When considering the stakes of a major social reform such as health care reform, one must balance many different factors. What human cost can we put on the fact that an immense transfer of wealth is being proposed via the mandate sans PO to very rich, and very unethical insurance companies (and and the corporations that own them)? One life. Ten. A thousand.

      It’s silly to even talk of it that way. Consider, on the other hand, how calloused this country has become towards the deaths of others, i.e., the chronic number of 30 souls who perish everytime there is a terror Predator attack on a group of innocents in Afghanistan. But, but… what about freedom?

      Thank you Marcy for putting some common sense into the discussion. I hope they post your essay at TPM.

      • solerso says:

        and the worst part is, as true as the stories may be, the reason they are pulling our all the stops is to extort money, not because its good policy. these kinds of stories (used like this) are kind of like chechen kidnapping-snuff videos. they are emotional terrorism and there is no good reason to publish them.

  6. der1 says:

    As if the Catholic Bishops give a shit about providing compassionate care:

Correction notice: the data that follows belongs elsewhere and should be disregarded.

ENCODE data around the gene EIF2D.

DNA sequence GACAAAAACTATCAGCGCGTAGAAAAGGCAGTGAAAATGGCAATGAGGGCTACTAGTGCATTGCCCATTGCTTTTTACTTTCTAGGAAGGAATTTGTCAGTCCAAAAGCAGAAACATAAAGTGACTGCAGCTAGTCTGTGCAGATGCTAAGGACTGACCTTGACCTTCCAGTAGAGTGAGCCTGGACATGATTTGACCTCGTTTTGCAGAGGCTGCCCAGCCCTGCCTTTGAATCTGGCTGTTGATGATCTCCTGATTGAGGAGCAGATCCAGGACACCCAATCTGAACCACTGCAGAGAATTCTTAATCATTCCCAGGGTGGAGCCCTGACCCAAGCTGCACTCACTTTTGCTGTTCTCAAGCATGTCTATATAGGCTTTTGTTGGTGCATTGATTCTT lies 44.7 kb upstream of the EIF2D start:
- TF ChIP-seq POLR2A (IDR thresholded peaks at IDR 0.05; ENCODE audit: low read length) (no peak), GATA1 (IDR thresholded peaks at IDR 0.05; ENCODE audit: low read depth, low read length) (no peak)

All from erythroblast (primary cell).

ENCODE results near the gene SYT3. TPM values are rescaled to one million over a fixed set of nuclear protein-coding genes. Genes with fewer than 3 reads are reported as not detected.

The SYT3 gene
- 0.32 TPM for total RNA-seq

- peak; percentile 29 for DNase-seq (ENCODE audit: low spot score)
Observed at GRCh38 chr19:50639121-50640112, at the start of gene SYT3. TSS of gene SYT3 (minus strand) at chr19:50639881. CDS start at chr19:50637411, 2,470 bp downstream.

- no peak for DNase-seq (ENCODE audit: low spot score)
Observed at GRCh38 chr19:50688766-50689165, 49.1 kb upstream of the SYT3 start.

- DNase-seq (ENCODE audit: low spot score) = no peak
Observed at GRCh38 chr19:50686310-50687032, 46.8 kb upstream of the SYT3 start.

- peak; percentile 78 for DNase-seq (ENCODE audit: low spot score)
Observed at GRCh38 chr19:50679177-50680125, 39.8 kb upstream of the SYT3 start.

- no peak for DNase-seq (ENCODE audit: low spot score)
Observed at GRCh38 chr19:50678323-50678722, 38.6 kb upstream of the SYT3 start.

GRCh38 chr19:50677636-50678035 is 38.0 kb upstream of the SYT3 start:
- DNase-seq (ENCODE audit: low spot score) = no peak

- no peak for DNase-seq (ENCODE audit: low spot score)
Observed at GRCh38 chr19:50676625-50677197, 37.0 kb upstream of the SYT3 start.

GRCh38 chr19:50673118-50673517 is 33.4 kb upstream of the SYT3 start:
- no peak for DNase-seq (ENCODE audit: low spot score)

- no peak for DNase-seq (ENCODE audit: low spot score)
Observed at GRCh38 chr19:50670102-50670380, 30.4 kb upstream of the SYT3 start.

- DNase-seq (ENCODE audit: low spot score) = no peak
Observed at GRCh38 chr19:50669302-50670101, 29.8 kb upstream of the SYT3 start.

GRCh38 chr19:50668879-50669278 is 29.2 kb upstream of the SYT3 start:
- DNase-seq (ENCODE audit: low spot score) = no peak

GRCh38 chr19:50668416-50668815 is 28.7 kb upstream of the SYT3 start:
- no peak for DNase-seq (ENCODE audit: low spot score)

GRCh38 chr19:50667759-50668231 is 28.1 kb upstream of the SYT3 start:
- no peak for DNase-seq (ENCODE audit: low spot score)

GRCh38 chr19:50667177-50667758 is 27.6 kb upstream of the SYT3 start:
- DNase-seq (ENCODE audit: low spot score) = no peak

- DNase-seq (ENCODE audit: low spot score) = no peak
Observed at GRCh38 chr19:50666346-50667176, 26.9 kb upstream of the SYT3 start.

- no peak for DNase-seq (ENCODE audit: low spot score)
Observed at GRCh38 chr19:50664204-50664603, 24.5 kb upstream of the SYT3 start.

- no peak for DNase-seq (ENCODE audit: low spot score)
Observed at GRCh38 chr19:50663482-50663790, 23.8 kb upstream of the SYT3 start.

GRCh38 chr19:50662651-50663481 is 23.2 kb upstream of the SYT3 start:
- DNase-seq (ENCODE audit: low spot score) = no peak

May 21, 2001 – Last week, CHW and its six-hospital regional system, Mercy Healthcare Sacramento (Calif.), paid almost $10.3 million to settle a federal whistleblower lawsuit that charged two physician clinics with submitting false claims to federal health insurance programs and California’s Medicaid program.

    The settlement comes just more than a week after CHW was served with another whistleblower lawsuit that involves the filing of false Medicare claims at its 291-bed St. Joseph’s Medical Center, Stockton, Calif.

    Catholic Healthcare West (CHW) is a California not-for-profit public benefit corporation that operates hospitals in California, Arizona, and Nevada[1]. As such, it is exempt from federal and state income taxes. CHW is the eighth largest hospital system in the nation and the largest not-for-profit hospital provider in California.

    Did they change their ways?

    Catholic Healthcare West settles lawsuit: